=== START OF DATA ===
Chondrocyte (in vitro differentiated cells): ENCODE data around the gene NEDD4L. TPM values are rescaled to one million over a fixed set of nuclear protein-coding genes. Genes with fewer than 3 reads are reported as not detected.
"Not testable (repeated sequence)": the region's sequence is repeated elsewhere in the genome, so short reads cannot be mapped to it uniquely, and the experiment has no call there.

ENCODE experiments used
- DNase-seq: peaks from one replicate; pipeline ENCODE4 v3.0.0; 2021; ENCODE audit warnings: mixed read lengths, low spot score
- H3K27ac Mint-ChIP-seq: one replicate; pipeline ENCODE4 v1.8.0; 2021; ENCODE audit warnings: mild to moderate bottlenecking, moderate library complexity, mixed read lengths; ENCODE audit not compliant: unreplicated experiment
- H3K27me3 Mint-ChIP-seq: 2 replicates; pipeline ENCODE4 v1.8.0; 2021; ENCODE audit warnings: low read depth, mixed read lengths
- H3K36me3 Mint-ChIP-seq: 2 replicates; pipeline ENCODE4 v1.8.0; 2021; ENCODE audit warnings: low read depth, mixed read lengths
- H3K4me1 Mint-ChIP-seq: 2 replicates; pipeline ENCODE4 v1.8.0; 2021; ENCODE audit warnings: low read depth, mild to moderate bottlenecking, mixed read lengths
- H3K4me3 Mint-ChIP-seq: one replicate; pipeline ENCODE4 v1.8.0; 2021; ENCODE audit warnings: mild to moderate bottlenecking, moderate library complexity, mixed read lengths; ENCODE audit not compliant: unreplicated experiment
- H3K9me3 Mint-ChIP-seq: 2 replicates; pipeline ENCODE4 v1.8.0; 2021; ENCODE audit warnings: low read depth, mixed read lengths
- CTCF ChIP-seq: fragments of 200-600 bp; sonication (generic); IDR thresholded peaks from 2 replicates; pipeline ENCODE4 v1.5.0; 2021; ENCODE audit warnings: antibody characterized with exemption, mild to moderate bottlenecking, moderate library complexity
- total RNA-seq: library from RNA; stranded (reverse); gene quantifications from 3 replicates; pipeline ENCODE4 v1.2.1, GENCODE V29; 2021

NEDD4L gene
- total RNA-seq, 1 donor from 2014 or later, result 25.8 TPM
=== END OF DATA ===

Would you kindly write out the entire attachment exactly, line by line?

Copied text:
Chondrocyte (in vitro differentiated cells): ENCODE data around the gene NEDD4L. TPM values are rescaled to one million over a fixed set of nuclear protein-coding genes. Genes with fewer than 3 reads are reported as not detected.
"Not testable (repeated sequence)": the region's sequence is repeated elsewhere in the genome, so short reads cannot be mapped to it uniquely, and the experiment has no call there.

ENCODE experiments used
- DNase-seq: peaks from one replicate; pipeline ENCODE4 v3.0.0; 2021; ENCODE audit warnings: mixed read lengths, low spot score
- H3K27ac Mint-ChIP-seq: one replicate; pipeline ENCODE4 v1.8.0; 2021; ENCODE audit warnings: mild to moderate bottlenecking, moderate library complexity, mixed read lengths; ENCODE audit not compliant: unreplicated experiment
- H3K27me3 Mint-ChIP-seq: 2 replicates; pipeline ENCODE4 v1.8.0; 2021; ENCODE audit warnings: low read depth, mixed read lengths
- H3K36me3 Mint-ChIP-seq: 2 replicates; pipeline ENCODE4 v1.8.0; 2021; ENCODE audit warnings: low read depth, mixed read lengths
- H3K4me1 Mint-ChIP-seq: 2 replicates; pipeline ENCODE4 v1.8.0; 2021; ENCODE audit warnings: low read depth, mild to moderate bottlenecking, mixed read lengths
- H3K4me3 Mint-ChIP-seq: one replicate; pipeline ENCODE4 v1.8.0; 2021; ENCODE audit warnings: mild to moderate bottlenecking, moderate library complexity, mixed read lengths; ENCODE audit not compliant: unreplicated experiment
- H3K9me3 Mint-ChIP-seq: 2 replicates; pipeline ENCODE4 v1.8.0; 2021; ENCODE audit warnings: low read depth, mixed read lengths
- CTCF ChIP-seq: fragments of 200-600 bp; sonication (generic); IDR thresholded peaks from 2 replicates; pipeline ENCODE4 v1.5.0; 2021; ENCODE audit warnings: antibody characterized with exemption, mild to moderate bottlenecking, moderate library complexity
- total RNA-seq: library from RNA; stranded (reverse); gene quantifications from 3 replicates; pipeline ENCODE4 v1.2.1, GENCODE V29; 2021

NEDD4L gene
- total RNA-seq, 1 donor from 2014 or later, result 25.8 TPM